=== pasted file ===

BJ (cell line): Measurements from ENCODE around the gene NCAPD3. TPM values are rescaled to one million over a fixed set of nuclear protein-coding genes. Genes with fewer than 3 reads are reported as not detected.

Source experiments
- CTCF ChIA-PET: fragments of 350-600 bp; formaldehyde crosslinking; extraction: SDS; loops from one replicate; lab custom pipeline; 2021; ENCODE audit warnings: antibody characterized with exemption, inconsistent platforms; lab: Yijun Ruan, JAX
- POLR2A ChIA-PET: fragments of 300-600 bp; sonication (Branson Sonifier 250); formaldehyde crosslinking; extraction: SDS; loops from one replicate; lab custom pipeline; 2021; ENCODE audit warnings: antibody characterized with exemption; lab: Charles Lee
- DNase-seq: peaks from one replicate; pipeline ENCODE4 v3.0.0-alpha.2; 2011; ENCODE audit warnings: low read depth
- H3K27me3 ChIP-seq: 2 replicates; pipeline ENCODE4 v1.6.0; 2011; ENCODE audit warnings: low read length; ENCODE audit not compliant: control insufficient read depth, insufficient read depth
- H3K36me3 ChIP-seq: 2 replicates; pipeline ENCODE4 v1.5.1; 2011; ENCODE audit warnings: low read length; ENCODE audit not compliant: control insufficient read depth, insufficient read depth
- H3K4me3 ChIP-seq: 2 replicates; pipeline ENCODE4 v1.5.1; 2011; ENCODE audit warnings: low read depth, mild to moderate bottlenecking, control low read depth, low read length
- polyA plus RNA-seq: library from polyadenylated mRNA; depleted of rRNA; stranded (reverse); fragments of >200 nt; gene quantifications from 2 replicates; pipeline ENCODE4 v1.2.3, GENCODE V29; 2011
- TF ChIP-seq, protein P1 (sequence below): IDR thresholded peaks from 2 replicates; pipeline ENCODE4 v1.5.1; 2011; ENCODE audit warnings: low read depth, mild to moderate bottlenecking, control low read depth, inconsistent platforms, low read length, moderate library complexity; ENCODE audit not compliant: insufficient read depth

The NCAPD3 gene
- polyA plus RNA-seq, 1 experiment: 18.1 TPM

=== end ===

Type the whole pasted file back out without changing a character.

BJ (cell line): Measurements from ENCODE around the gene NCAPD3. TPM values are rescaled to one million over a fixed set of nuclear protein-coding genes. Genes with fewer than 3 reads are reported as not detected.

Source experiments
- CTCF ChIA-PET: fragments of 350-600 bp; formaldehyde crosslinking; extraction: SDS; loops from one replicate; lab custom pipeline; 2021; ENCODE audit warnings: antibody characterized with exemption, inconsistent platforms; lab: Yijun Ruan, JAX
- POLR2A ChIA-PET: fragments of 300-600 bp; sonication (Branson Sonifier 250); formaldehyde crosslinking; extraction: SDS; loops from one replicate; lab custom pipeline; 2021; ENCODE audit warnings: antibody characterized with exemption; lab: Charles Lee
- DNase-seq: peaks from one replicate; pipeline ENCODE4 v3.0.0-alpha.2; 2011; ENCODE audit warnings: low read depth
- H3K27me3 ChIP-seq: 2 replicates; pipeline ENCODE4 v1.6.0; 2011; ENCODE audit warnings: low read length; ENCODE audit not compliant: control insufficient read depth, insufficient read depth
- H3K36me3 ChIP-seq: 2 replicates; pipeline ENCODE4 v1.5.1; 2011; ENCODE audit warnings: low read length; ENCODE audit not compliant: control insufficient read depth, insufficient read depth
- H3K4me3 ChIP-seq: 2 replicates; pipeline ENCODE4 v1.5.1; 2011; ENCODE audit warnings: low read depth, mild to moderate bottlenecking, control low read depth, low read length
- polyA plus RNA-seq: library from polyadenylated mRNA; depleted of rRNA; stranded (reverse); fragments of >200 nt; gene quantifications from 2 replicates; pipeline ENCODE4 v1.2.3, GENCODE V29; 2011
- TF ChIP-seq, protein P1 (sequence below): IDR thresholded peaks from 2 replicates; pipeline ENCODE4 v1.5.1; 2011; ENCODE audit warnings: low read depth, mild to moderate bottlenecking, control low read depth, inconsistent platforms, low read length, moderate library complexity; ENCODE audit not compliant: insufficient read depth

The NCAPD3 gene
- polyA plus RNA-seq, 1 experiment: 18.1 TPM